The point given of military preparedness or lack of it in the advent of foreign threat is well taken. To get a confederacy to react in a expedient fashion is well taken.

Bentley, your point concerning an enemy blindsiding us today is also well taken.

Thanks for posting the image of the seal and it's obverse......quite interesting.

The picture of Thomas Jefferson's copy of the Federalist Papers is of note also.....thanx.


message 19: by Bentley, Group Founder, Leader, Chief (new) - rated it 5 stars

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Here is an interesting youtube video showing "2000 Years of History - 1000BC - 1000 AD visually"

2000 year animation shows empires growing and countries changing. History of Europe, Africa, and Asia from the earliest countries to the year 1000.


http://www.youtube.com/watch?v=MiGdFn...


message 18: by Bentley, Group Founder, Leader, Chief (last edited Feb 07, 2011 05:41AM) (new) - rated it 5 stars

Bentley | 35741 comments Mod
If you are interested in learning more about the history of the Franks:

History World has a brief historic write-up:

http://www.historyworld.net/wrldhis/P...

There is also:

Medieval Sourcebook: Gregory of Tours (539-594): History of the Franks: Books I-X

Here is an on line source for this book: (Fordham University)

http://www.fordham.edu/halsall/basis/...

A History of the Franks (Penguin Classics) by Gregory of ToursGregory of Tours

Here is a link to the book on Google:

http://books.google.com/books?id=IGIv...

Here is a write-up from Wikipedia:

http://en.wikipedia.org/wiki/Franks


message 17: by Bentley, Group Founder, Leader, Chief (last edited Sep 01, 2017 01:58PM) (new) - rated it 5 stars

Bentley | 35741 comments Mod
Regarding the Franks:

Taken from the Federalist Papers Notes:

The Franks were member of a confederation of Germanic tribes originating in the region of the Rhine that formed a kingdom in the territory of Gaul after the fall of the Roman Empire. The Gauls were ancient Celtic inhabitants of the region in Europe roughly comprising modern Fance but including parts of northern Italy (Calsipine Gaul). From 58 to 51 BC, Julius Caesar conquered Gaul for Rome and recorded his exploits in the Commentaries on the Gallic War. With the collapse of the Western Empire in AD 476, Gaul fell to the Franks.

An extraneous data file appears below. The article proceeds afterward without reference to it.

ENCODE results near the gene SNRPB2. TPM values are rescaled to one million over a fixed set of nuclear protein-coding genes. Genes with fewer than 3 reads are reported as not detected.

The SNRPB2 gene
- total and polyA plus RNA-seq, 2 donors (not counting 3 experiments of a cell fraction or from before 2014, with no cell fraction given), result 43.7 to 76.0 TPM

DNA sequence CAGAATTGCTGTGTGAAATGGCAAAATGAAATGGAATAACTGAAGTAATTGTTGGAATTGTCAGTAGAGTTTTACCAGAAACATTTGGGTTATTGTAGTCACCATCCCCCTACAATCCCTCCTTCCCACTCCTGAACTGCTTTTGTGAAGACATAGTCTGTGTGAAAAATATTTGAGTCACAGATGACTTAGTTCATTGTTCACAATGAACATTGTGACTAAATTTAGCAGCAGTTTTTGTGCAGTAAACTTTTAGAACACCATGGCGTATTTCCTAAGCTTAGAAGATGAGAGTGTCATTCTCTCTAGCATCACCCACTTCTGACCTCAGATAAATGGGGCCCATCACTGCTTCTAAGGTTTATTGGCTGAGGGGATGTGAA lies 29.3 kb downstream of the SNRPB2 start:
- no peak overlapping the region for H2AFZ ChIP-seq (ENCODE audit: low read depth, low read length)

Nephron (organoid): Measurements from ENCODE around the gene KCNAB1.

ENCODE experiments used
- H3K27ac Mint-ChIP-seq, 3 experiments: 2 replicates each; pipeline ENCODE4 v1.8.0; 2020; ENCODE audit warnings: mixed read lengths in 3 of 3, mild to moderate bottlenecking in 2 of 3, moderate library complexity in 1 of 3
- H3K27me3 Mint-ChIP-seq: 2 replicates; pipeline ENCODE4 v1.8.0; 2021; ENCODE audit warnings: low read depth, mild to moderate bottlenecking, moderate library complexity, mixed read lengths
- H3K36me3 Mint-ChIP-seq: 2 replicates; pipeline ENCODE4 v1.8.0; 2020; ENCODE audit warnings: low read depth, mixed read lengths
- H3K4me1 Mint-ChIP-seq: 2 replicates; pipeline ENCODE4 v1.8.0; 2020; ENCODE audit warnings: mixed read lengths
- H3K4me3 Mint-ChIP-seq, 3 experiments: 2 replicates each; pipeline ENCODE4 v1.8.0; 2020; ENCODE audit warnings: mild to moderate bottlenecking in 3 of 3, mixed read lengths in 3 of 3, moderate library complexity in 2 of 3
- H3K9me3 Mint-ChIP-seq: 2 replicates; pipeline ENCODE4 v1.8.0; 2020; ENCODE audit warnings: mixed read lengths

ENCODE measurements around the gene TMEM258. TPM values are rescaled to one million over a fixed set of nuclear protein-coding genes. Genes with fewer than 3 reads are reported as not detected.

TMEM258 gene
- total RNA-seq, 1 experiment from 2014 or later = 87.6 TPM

Sources:

The Federalist Papers by Alexander Hamilton by Alexander HamiltonAlexander Hamilton- Notes section

Caesar's Commentaries On the Gallic War & On the Civil War by Gaius Julius Caesar by Gaius Julius CaesarJulius Caesar


message 16: by Bentley, Group Founder, Leader, Chief (last edited Feb 07, 2011 05:22AM) (new) - rated it 5 stars

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Paragraph Two of Federalist Paper 19:

"In the early ages of Christianity, Germany was occupied by seven distinct nations, who had no common chief. The Franks, one of the number, having conquered the Gauls, established the kingdom which has taken its name from them. In the ninth century Charlemagne, its warlike monarch, carried his victorious arms in every direction; and Germany became a part of his vast dominions. On the dismemberment, which took place under his sons, this part was erected into a separate and independent empire. Charlemagne and his immediate descendants possessed the reality, as well as the ensigns and dignity of imperial power. But the principal vassals, whose fiefs had become hereditary, and who composed the national diets which Charlemagne had not abolished, gradually threw off the yoke and advanced to sovereign jurisdiction and independence. The force of imperial sovereignty was insufficient to restrain such powerful dependants; or to preserve the unity and tranquillity of the empire. The most furious private wars, accompanied with every species of calamity, were carried on between the different princes and states. The imperial authority, unable to maintain the public order, declined by degrees till it was almost extinct in the anarchy, which agitated the long interval between the death of the last emperor of the Suabian, and the accession of the first emperor of the Austrian lines. In the eleventh century the emperors enjoyed full sovereignty: In the fifteenth they had little more than the symbols and decorations of power.